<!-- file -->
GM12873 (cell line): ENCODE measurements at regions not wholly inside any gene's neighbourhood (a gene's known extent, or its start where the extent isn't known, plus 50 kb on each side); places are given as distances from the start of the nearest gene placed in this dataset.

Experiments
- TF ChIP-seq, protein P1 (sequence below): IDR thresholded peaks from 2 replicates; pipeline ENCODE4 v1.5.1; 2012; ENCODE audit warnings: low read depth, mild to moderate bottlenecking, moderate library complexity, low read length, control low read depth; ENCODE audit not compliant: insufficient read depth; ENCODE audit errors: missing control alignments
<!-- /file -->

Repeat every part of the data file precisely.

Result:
GM12873 (cell line): ENCODE measurements at regions not wholly inside any gene's neighbourhood (a gene's known extent, or its start where the extent isn't known, plus 50 kb on each side); places are given as distances from the start of the nearest gene placed in this dataset.

Experiments
- TF ChIP-seq, protein P1 (sequence below): IDR thresholded peaks from 2 replicates; pipeline ENCODE4 v1.5.1; 2012; ENCODE audit warnings: low read depth, mild to moderate bottlenecking, moderate library complexity, low read length, control low read depth; ENCODE audit not compliant: insufficient read depth; ENCODE audit errors: missing control alignments